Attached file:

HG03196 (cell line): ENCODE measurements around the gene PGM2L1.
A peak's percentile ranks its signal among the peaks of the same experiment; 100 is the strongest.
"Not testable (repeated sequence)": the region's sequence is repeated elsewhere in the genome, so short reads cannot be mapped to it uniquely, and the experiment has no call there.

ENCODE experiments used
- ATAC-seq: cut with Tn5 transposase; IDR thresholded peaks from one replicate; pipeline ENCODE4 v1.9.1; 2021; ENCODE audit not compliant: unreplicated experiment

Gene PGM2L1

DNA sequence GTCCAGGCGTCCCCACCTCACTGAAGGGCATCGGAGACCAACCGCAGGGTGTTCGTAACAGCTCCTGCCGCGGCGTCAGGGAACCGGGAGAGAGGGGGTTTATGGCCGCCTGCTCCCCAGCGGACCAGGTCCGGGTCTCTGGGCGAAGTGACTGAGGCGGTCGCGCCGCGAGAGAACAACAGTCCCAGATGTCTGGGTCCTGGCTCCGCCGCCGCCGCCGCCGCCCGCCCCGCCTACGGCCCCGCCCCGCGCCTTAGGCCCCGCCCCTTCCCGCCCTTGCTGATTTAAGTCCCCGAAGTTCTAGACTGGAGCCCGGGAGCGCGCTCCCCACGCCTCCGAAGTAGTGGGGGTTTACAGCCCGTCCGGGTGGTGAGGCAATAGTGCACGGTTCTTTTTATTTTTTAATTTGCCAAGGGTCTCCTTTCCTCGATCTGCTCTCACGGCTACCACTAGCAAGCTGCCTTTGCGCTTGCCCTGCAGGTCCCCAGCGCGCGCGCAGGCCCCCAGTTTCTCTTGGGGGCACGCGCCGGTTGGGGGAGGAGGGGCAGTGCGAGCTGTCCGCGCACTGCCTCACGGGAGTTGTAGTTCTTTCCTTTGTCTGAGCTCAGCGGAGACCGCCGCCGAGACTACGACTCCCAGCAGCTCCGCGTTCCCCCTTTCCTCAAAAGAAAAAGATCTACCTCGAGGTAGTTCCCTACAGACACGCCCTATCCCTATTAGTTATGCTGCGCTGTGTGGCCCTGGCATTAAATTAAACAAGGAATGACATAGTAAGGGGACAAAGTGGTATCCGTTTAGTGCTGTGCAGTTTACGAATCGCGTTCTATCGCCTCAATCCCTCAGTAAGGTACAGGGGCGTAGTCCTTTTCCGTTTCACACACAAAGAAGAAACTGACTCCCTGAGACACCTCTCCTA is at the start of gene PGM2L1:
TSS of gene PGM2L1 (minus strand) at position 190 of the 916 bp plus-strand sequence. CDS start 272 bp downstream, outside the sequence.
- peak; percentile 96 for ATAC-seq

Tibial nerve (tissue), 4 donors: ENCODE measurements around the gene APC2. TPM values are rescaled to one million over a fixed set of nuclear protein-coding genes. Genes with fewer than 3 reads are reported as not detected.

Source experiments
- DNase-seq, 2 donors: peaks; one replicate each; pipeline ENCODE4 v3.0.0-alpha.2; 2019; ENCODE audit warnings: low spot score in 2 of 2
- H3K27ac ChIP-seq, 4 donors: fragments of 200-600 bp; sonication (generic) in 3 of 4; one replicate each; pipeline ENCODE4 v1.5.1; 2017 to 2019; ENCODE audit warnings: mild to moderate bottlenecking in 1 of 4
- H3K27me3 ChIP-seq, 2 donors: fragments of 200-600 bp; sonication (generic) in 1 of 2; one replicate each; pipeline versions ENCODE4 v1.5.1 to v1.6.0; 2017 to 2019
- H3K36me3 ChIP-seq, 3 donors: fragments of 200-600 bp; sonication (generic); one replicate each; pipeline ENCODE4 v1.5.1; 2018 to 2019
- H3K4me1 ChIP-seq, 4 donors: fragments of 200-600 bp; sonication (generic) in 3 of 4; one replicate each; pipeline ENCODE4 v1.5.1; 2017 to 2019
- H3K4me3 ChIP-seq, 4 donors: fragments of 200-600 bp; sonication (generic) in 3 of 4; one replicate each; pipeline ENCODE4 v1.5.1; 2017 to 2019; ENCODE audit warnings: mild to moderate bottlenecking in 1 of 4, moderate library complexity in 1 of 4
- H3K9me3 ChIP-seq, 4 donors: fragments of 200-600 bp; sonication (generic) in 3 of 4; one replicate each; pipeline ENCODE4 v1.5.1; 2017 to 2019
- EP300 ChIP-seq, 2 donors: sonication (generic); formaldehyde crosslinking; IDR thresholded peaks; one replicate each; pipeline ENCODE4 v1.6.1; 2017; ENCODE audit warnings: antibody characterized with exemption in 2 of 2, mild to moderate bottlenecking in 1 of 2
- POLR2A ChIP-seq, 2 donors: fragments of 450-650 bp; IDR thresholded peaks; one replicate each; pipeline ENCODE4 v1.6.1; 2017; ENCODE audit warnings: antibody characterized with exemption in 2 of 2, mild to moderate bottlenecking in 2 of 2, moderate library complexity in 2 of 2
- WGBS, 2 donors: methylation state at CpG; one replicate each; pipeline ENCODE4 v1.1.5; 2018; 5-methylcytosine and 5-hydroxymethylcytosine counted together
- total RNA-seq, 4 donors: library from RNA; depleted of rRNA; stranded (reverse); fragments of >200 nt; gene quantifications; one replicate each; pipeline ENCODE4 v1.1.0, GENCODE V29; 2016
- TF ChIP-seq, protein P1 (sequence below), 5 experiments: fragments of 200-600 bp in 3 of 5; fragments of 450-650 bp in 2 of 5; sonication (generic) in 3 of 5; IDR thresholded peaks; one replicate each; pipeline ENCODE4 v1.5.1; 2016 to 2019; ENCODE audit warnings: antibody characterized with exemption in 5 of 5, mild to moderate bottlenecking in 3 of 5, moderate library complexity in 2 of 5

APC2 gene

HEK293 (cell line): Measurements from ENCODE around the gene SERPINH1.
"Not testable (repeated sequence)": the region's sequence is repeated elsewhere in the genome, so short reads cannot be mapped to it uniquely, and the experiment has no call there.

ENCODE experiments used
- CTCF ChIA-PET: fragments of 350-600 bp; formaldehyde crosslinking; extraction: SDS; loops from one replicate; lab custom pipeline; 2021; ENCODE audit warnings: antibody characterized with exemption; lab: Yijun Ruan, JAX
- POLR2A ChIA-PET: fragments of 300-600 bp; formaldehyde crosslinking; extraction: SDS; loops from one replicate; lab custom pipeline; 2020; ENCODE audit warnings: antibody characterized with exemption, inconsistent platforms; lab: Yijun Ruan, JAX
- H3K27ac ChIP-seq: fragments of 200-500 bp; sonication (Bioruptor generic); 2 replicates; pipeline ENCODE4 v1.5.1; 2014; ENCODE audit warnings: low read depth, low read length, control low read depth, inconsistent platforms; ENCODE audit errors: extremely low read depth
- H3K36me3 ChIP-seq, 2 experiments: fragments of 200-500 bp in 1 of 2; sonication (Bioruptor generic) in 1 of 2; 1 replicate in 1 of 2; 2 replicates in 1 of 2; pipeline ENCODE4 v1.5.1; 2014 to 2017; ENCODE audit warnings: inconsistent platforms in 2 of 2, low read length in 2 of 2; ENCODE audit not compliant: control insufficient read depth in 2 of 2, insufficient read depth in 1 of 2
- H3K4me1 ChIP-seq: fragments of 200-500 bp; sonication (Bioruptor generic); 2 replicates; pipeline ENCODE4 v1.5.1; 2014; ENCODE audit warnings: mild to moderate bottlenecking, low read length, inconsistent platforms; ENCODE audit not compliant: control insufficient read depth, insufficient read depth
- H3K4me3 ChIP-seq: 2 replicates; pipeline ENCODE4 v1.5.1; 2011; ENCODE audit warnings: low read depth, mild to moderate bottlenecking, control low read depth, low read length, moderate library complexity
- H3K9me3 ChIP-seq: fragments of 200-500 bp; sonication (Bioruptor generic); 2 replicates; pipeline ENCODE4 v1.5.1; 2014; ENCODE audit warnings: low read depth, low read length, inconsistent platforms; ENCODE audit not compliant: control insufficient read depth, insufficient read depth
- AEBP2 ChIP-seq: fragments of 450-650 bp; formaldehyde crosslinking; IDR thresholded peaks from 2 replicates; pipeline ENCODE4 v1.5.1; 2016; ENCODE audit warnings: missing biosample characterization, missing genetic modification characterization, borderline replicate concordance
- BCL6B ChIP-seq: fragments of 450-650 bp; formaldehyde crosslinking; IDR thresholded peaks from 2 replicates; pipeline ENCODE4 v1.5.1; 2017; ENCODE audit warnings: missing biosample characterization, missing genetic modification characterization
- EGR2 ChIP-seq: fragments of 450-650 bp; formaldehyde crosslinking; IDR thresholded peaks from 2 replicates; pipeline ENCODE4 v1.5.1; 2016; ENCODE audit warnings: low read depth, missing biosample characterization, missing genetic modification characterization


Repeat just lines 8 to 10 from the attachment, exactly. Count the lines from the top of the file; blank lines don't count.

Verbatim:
TSS of gene PGM2L1 (minus strand) at position 190 of the 916 bp plus-strand sequence. CDS start 272 bp downstream, outside the sequence.
- peak; percentile 96 for ATAC-seq

Tibial nerve (tissue), 4 donors: ENCODE measurements around the gene APC2. TPM values are rescaled to one million over a fixed set of nuclear protein-coding genes. Genes with fewer than 3 reads are reported as not detected.